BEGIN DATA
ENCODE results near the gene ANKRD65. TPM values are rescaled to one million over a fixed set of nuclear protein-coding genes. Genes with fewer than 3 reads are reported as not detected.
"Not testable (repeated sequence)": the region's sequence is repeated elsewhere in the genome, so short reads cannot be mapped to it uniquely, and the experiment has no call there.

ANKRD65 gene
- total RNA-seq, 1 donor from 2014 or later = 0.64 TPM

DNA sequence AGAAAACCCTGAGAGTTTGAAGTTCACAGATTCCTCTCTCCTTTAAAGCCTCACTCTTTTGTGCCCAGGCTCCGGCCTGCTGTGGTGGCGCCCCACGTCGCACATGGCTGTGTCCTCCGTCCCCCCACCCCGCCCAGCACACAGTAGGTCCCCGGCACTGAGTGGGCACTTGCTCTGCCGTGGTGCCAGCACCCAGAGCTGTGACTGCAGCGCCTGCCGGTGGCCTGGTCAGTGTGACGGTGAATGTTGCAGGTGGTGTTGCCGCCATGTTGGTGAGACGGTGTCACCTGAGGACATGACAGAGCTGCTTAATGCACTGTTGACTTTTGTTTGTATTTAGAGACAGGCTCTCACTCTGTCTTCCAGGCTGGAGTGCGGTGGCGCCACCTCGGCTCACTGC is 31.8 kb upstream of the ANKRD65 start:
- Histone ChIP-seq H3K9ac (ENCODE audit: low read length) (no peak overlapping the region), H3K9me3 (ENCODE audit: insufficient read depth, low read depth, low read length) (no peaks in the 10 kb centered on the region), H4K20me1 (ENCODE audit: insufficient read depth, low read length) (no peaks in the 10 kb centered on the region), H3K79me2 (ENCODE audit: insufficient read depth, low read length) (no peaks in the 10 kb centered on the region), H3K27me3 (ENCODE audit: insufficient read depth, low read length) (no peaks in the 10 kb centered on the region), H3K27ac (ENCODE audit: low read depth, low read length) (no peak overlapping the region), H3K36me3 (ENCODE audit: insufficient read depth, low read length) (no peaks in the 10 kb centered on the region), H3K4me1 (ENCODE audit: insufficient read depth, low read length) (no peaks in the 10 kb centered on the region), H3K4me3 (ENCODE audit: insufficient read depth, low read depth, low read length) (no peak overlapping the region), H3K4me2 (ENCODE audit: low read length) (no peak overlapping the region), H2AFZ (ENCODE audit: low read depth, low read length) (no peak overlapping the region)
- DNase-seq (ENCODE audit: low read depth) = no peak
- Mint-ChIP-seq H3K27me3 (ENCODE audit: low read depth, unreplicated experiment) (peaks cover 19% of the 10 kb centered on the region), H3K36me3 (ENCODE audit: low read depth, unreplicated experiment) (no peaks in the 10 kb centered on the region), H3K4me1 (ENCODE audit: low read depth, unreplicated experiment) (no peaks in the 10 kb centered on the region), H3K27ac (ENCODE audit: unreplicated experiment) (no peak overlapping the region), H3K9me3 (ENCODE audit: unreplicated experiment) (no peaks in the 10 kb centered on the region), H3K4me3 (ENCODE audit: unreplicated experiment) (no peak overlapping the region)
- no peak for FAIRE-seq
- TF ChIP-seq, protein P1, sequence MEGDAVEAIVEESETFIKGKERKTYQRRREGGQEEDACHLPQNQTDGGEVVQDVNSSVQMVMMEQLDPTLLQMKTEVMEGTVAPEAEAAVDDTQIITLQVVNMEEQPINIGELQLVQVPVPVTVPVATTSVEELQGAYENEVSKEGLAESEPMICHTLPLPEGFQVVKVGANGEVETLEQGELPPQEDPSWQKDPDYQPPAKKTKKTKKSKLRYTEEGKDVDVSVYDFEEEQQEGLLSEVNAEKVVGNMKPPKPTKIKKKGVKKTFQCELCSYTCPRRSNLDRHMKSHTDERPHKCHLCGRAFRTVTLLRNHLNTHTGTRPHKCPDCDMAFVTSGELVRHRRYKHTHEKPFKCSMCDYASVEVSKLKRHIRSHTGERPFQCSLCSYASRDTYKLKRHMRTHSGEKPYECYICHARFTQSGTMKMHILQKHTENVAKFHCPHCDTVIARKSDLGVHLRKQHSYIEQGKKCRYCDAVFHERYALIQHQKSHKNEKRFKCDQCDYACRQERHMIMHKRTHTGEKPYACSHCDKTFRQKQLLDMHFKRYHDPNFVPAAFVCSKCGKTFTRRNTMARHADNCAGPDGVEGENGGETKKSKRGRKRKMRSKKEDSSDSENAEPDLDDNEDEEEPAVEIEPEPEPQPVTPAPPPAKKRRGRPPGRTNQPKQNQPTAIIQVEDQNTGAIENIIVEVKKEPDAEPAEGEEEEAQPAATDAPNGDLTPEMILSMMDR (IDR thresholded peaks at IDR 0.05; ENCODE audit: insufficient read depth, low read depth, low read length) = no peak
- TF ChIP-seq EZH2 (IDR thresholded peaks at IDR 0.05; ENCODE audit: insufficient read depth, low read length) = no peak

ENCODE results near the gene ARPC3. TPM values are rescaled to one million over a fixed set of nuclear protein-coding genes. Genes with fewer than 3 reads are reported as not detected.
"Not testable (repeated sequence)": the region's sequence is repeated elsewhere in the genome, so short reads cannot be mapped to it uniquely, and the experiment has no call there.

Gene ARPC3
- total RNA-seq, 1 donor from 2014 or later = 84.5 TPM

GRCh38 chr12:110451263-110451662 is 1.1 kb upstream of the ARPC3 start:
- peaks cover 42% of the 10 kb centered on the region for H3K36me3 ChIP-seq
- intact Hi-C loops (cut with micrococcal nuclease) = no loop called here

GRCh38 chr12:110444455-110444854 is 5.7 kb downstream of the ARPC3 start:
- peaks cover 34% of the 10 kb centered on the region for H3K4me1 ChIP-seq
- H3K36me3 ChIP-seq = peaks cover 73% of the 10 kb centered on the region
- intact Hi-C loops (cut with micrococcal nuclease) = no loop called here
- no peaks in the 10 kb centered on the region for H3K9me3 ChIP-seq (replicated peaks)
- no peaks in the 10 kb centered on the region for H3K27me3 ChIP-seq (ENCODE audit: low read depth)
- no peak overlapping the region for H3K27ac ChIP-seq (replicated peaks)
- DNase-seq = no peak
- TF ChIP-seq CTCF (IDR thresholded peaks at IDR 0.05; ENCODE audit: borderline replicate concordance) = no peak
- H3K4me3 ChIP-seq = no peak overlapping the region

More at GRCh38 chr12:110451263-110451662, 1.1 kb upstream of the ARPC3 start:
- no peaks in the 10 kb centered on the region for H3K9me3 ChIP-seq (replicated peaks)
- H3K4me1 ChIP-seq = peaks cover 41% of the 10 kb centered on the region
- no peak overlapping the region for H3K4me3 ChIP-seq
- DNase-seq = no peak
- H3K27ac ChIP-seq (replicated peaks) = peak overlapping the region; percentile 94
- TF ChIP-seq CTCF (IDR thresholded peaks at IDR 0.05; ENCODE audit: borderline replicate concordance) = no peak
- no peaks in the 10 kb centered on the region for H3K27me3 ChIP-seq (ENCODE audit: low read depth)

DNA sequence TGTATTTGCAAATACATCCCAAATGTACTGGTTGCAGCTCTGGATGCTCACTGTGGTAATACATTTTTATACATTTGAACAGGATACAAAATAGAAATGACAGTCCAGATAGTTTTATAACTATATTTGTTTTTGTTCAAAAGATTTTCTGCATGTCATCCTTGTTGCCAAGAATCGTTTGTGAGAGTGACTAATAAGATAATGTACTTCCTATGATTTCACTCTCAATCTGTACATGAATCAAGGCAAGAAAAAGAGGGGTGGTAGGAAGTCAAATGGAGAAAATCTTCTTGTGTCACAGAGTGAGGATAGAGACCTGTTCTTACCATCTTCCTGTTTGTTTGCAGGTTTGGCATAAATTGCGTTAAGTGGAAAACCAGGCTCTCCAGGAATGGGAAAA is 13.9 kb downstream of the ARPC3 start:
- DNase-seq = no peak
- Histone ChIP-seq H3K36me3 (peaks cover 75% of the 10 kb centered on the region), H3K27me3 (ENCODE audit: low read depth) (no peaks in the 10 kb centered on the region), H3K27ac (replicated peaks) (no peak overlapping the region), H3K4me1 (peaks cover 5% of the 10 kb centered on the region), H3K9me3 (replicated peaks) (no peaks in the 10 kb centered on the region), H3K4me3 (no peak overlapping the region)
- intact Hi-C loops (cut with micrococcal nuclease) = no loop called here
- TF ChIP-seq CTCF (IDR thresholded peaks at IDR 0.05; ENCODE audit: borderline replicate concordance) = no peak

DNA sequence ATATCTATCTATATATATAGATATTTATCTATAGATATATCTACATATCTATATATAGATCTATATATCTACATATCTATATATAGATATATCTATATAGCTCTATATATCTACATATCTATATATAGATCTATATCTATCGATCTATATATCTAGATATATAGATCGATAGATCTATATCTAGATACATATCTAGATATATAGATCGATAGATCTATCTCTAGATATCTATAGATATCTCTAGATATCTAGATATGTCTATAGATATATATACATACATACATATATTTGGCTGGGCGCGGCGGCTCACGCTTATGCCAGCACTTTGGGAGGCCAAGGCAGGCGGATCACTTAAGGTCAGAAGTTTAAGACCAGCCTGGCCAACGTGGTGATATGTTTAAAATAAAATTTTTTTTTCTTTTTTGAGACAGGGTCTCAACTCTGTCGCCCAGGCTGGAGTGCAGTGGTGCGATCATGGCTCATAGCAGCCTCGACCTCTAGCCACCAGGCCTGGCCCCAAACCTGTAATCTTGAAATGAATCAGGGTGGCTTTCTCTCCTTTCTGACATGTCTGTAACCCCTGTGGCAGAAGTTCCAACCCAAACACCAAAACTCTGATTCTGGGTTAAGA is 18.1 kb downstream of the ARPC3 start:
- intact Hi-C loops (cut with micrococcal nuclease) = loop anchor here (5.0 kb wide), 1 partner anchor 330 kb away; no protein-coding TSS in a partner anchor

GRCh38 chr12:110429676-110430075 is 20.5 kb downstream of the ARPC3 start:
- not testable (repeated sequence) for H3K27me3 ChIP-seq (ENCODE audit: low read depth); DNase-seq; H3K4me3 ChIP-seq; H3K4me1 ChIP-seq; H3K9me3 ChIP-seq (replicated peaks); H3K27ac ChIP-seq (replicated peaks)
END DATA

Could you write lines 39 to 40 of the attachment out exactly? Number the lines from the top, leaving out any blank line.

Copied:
- Histone ChIP-seq H3K36me3 (peaks cover 75% of the 10 kb centered on the region), H3K27me3 (ENCODE audit: low read depth) (no peaks in the 10 kb centered on the region), H3K27ac (replicated peaks) (no peak overlapping the region), H3K4me1 (peaks cover 5% of the 10 kb centered on the region), H3K9me3 (replicated peaks) (no peaks in the 10 kb centered on the region), H3K4me3 (no peak overlapping the region)
- intact Hi-C loops (cut with micrococcal nuclease) = no loop called here